When it comes to building a speedy website, I tend focus on the server side. However, the book High Performance Web Sites - Essential Knowledge for Frontend Engineers by Steve Souders has shown me the error of my ways. It covers 14 rules for speeding up a web site that are both easy to implement (especially compared to server-side optimizations) and highly effective.
Tools like Firebug (the Net tab) and YSlow clearly show what happens from the time you request a web page until it gets rendered. Typically, only a tiny slice of the total time is spent generating the HTML. The rest is spent downloading and interpreting stylesheets, scripts, images, SWFs, etc… Most web designers know to minimize a page’s payload, but it is still going to be there. This book explains how to serve it up most effectively.
My three favorite rules:
1) Make fewer HTTP requests. A few cool tricks are demonstrated in this chapter. For instance, multiple images (e.g. the various button states for a navbar) are combined into a single image that is dissected appropriately for display at runtime. CSS sprites - very clever!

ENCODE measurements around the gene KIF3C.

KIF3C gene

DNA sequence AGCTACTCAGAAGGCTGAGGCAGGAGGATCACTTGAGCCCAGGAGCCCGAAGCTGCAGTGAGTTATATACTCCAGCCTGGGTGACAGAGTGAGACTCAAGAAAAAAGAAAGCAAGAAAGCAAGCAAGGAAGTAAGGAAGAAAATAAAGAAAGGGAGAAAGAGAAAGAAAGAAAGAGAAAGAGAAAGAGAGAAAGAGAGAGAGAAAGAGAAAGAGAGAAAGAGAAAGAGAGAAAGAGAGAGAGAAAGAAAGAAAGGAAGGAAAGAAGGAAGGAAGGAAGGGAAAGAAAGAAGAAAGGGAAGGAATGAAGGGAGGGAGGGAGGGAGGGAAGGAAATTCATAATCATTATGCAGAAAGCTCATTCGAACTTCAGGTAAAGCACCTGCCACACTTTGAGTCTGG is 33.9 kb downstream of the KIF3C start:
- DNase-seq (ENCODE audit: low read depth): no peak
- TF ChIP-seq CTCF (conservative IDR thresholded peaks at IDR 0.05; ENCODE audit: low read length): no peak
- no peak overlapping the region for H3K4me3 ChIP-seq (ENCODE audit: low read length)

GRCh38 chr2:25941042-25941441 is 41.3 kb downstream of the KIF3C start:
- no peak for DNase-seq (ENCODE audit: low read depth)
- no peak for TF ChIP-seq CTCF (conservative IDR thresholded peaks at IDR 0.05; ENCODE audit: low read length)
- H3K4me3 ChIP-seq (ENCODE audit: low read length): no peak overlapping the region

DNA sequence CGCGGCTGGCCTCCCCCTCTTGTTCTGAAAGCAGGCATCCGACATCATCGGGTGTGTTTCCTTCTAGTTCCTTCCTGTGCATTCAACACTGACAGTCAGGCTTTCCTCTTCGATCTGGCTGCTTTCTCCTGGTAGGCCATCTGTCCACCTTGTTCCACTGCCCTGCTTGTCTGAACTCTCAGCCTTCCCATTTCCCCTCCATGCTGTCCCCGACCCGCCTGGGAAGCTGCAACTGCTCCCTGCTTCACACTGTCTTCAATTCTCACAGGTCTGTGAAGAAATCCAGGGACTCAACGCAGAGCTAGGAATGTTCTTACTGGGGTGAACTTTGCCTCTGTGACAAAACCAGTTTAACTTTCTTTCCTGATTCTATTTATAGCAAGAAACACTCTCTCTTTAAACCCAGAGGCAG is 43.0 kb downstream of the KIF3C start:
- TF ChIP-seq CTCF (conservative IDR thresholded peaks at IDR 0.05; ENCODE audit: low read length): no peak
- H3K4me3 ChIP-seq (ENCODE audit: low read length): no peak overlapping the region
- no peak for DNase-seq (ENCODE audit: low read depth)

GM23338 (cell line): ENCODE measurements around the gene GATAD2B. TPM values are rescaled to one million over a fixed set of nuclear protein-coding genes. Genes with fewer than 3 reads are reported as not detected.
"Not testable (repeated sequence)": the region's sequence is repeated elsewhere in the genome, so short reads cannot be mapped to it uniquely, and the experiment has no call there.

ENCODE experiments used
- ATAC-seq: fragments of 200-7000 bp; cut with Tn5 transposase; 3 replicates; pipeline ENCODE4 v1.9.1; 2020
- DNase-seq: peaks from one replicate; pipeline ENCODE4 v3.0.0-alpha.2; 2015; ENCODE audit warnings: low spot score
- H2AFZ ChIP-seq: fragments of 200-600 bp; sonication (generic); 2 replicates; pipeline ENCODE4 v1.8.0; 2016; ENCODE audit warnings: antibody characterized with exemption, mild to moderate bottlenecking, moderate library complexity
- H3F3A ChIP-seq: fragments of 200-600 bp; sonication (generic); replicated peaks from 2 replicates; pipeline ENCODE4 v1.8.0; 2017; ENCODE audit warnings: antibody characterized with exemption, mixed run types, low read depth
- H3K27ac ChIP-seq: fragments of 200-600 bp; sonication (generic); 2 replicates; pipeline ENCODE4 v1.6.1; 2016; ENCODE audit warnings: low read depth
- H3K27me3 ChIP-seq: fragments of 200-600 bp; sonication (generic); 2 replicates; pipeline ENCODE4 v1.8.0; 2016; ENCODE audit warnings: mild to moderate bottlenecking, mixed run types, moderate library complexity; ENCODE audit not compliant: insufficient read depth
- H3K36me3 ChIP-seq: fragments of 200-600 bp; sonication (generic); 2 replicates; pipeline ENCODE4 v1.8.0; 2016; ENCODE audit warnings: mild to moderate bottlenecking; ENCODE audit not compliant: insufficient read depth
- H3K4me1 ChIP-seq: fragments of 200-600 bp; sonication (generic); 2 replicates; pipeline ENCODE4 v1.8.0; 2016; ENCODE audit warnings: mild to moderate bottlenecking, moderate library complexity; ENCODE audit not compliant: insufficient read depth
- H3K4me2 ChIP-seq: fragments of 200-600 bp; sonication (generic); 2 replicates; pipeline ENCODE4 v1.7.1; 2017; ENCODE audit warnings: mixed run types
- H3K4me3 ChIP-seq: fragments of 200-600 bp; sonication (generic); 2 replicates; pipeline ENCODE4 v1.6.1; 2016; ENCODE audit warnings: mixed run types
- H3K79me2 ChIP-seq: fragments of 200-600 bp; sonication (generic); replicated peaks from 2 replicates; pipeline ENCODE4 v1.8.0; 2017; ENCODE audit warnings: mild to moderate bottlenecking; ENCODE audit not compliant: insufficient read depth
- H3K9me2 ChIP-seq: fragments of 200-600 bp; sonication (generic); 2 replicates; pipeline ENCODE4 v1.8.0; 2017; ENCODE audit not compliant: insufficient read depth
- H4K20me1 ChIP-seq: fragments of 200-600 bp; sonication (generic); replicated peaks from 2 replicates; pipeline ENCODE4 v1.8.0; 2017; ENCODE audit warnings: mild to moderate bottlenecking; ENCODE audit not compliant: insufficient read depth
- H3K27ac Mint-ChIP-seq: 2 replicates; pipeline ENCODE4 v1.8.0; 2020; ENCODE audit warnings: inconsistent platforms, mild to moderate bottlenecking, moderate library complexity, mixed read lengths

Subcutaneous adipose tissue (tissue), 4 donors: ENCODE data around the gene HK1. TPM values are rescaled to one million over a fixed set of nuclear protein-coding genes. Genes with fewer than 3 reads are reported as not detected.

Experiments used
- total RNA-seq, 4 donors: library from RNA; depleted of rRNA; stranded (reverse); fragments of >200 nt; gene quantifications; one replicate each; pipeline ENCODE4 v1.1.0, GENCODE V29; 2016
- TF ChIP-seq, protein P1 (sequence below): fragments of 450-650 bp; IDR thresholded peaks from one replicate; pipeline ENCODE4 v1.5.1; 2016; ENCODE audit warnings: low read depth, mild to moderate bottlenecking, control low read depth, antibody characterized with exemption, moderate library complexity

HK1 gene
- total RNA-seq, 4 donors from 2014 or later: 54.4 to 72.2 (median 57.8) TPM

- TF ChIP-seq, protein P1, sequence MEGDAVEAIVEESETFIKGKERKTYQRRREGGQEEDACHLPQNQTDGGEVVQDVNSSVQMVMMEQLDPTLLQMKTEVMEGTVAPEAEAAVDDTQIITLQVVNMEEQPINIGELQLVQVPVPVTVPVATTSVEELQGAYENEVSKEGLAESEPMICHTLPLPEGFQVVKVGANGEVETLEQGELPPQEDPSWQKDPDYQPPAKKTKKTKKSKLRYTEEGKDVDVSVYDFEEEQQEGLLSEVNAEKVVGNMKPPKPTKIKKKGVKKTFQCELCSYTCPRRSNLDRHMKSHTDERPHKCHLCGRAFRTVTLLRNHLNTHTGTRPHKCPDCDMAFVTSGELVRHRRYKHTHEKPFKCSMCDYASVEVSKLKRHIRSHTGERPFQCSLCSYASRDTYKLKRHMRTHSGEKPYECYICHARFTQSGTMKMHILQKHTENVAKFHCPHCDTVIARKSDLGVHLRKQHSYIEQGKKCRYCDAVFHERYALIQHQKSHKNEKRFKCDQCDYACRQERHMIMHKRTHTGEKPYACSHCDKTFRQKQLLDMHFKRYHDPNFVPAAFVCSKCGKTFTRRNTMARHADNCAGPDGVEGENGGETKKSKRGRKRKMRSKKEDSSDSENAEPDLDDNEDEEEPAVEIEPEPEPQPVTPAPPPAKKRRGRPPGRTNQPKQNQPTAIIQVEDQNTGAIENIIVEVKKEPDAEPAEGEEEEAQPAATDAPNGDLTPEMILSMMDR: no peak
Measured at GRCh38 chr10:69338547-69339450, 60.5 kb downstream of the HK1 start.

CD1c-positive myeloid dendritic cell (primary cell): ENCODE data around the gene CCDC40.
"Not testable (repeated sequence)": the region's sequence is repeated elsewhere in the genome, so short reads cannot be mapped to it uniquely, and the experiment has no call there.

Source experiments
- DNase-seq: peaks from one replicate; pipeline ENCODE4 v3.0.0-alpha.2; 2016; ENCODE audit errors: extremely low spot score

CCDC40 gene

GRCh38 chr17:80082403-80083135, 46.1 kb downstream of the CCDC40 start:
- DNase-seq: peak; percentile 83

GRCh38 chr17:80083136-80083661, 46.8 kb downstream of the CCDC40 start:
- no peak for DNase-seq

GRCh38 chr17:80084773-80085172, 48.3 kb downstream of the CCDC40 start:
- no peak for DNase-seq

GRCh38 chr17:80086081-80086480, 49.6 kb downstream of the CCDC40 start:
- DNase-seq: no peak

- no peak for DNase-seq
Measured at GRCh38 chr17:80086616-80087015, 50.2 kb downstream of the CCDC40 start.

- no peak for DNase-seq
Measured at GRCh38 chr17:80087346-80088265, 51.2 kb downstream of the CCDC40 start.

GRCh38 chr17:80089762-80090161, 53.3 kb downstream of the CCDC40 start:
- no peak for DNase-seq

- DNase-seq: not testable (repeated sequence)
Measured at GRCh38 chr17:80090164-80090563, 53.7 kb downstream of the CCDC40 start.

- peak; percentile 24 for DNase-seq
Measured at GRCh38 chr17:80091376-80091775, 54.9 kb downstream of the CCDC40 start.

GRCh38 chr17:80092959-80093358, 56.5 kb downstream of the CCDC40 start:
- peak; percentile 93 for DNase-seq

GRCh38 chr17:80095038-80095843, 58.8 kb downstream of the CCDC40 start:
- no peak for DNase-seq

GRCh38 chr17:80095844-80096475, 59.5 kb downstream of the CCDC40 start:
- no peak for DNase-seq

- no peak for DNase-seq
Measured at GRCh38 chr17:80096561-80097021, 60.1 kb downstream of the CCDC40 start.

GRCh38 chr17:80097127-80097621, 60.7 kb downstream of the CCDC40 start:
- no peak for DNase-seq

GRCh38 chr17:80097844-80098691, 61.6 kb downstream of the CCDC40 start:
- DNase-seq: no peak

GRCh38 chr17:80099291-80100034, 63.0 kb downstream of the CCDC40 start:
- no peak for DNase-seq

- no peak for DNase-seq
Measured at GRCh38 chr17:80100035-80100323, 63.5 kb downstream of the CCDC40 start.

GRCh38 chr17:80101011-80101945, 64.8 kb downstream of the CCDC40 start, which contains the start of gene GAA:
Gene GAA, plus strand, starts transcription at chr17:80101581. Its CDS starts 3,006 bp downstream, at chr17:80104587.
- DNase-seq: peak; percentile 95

3) Add an Expires Header. This chapter explains how to utilize browser caching to far greater effect. This rule was probably the biggest eye-opener for me. Implementing this optimization will speed up my future sites a lot… once I figure out how to bend htaccess files to my will at Media Temple.
6) Put Scripts at the Bottom It makes perfect sense that putting stylesheets at the top of a page (Rule 5) is necessary to enable progressive rendering, but I didn’t realize that scripts block ALL downloads until they have finished running. This means that every page with JQuery, SWFObject, Thickbox, or some other AJAXy thing in its header (that’s a lot of pages these days) isn’t nearly as fast as it could be. Simply moving these scripts right before the